Wesley Snipes' attorneys admitted his ideas were crazy that Americans have no obligation to pay taxes and the IRS cannot legally collect them.
But the star of the "Blade" vampire trilogy was the victim of crooked advisers, promoters of the tax protest movement, they argued, and a jury apparently agreed.
Snipes was acquitted Friday of federal tax fraud and conspiracy, but jurors found him guilty on three misdemeanor counts of failing to file a tax return.
"There was no intent to defraud anybody he's not a fraudster, he's not a felon," defense attorney Robert Barnes said. "There's a couple of returns he should have filed. He'll be looking to make amends on anything he needs to make amends on."
Snipes faces up to three years in prison, and is still liable for millions in taxes likely to be pursued in civil court. He had faced up to 16 years in prison if convicted on all charges.
The actor sat emotionless as the verdict was read, then nodded as his lawyer gave him a congratulatory pat on the leg. Afterward, he refused to talk to reporters who camped outside the courthouse for three days as jurors deliberated.
Co-defendants Eddie Ray Kahn, the founder of a known tax protest group, and Douglas P. Rosile, a delicensed accountant, were convicted Friday by the same jury of tax fraud and conspiracy. Both face up to 10 years in prison.
The actor, who also appeared in "White Men Can't Jump," is among the most famous targets of an IRS criminal investigation, and his prosecution was key for the government.
Snipes paid taxes in the 1990s, but changed his mind after meeting Kahn, prosecutors said. He refused to file tax returns from 1999-2004, during which he signed two contracts for more than $10 million on "Blade" sequels, they said.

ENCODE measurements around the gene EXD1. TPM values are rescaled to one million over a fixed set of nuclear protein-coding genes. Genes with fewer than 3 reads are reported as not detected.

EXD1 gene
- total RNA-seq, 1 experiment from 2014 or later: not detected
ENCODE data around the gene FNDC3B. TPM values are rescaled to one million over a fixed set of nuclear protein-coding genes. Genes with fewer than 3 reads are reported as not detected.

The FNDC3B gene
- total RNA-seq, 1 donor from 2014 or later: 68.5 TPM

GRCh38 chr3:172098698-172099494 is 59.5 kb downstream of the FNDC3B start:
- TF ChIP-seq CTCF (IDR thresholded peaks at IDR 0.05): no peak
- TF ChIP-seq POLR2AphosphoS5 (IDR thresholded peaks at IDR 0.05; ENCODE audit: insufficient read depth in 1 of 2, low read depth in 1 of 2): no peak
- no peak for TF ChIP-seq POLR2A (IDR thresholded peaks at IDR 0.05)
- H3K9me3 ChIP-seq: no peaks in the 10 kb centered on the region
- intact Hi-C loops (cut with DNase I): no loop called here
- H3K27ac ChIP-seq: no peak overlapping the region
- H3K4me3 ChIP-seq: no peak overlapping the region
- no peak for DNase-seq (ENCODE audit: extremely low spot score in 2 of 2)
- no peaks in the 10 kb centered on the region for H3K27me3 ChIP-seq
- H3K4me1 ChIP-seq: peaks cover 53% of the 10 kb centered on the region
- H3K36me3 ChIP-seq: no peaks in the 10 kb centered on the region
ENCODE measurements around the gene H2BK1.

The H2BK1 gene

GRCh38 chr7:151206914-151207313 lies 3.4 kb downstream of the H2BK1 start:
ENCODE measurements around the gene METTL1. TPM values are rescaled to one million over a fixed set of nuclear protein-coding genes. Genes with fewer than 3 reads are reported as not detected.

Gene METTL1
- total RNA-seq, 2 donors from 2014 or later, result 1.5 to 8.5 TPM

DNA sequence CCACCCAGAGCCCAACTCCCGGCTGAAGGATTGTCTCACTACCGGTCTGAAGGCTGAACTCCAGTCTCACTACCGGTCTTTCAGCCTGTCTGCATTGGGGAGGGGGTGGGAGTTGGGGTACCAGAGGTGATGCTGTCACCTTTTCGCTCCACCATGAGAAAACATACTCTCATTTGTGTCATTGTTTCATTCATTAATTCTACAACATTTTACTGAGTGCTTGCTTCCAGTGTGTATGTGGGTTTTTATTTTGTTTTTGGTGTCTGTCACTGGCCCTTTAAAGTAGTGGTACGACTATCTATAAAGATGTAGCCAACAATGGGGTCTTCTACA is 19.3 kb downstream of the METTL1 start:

Snipes used bizarre arguments to justify his position, saying the IRS' own code meant income earned in this country wasn't taxable, and the agency had no legal authority because it's not a proper government entity.
Later, the actor threatened the government and individual agents in his pursuit, declaring himself a "nonresident alien" not subject to tax laws.
Courts have long rejected such arguments, but there were exceptions.
U.S. Attorney Robert O'Neill, who prosecuted the case, speculated that jurors might have bought Snipes' argument that he shouldn't be tried in Florida for certain tax years because he was living elsewhere at the time.
It's also possible that jurors determined Snipes did not have to file returns for 2002-2004 because the IRS notified him that he was the target of a criminal investigation and any tax filings could be used against him, O'Neill said.
"We thought there was sufficient evidence for a conviction on all counts, but obviously the jury disagreed," he said.
Kahn founded the central Florida tax protest group American Rights Litigators and its successor, Guiding Light of God Ministries. He has been using tax scams since at least the early 1980s, according to government documents, and refused to defend himself in court against the charges.
Rosile, a CPA who lost his licenses in Florida and Ohio, allegedly prepared the fraudulent documents for Snipes, along with numerous other Kahn clients.
The IRS bears a unique burden of proof in criminal tax cases. It must show not only that someone broke the law, but he or she did so with willful, bad purpose to defraud the government.
A few defendants have won acquittal because the jury thought they sincerely believed they did not have to pay.